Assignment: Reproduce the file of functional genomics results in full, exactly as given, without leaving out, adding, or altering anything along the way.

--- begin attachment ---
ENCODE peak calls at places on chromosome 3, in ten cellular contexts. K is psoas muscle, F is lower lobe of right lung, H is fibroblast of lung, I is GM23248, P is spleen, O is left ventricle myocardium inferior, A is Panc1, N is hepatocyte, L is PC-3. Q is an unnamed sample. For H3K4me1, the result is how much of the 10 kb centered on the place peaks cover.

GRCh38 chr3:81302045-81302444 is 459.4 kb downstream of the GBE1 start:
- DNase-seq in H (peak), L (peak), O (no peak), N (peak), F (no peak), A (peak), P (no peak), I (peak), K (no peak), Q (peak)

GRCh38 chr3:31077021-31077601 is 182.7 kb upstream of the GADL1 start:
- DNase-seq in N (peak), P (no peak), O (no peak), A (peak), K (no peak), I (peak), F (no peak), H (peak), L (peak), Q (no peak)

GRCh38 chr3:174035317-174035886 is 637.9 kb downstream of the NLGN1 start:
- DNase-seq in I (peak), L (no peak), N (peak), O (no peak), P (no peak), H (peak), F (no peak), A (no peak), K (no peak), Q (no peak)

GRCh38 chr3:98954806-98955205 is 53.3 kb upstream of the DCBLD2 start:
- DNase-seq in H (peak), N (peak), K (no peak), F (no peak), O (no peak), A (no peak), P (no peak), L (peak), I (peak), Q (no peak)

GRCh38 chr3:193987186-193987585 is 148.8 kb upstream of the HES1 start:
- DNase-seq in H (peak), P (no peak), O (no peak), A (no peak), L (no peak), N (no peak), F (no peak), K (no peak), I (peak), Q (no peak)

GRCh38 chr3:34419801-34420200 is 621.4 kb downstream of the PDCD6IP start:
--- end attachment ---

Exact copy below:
ENCODE peak calls at places on chromosome 3, in ten cellular contexts. K is psoas muscle, F is lower lobe of right lung, H is fibroblast of lung, I is GM23248, P is spleen, O is left ventricle myocardium inferior, A is Panc1, N is hepatocyte, L is PC-3. Q is an unnamed sample. For H3K4me1, the result is how much of the 10 kb centered on the place peaks cover.

GRCh38 chr3:81302045-81302444 is 459.4 kb downstream of the GBE1 start:
- DNase-seq in H (peak), L (peak), O (no peak), N (peak), F (no peak), A (peak), P (no peak), I (peak), K (no peak), Q (peak)

GRCh38 chr3:31077021-31077601 is 182.7 kb upstream of the GADL1 start:
- DNase-seq in N (peak), P (no peak), O (no peak), A (peak), K (no peak), I (peak), F (no peak), H (peak), L (peak), Q (no peak)

GRCh38 chr3:174035317-174035886 is 637.9 kb downstream of the NLGN1 start:
- DNase-seq in I (peak), L (no peak), N (peak), O (no peak), P (no peak), H (peak), F (no peak), A (no peak), K (no peak), Q (no peak)

GRCh38 chr3:98954806-98955205 is 53.3 kb upstream of the DCBLD2 start:
- DNase-seq in H (peak), N (peak), K (no peak), F (no peak), O (no peak), A (no peak), P (no peak), L (peak), I (peak), Q (no peak)

GRCh38 chr3:193987186-193987585 is 148.8 kb upstream of the HES1 start:
- DNase-seq in H (peak), P (no peak), O (no peak), A (no peak), L (no peak), N (no peak), F (no peak), K (no peak), I (peak), Q (no peak)

GRCh38 chr3:34419801-34420200 is 621.4 kb downstream of the PDCD6IP start: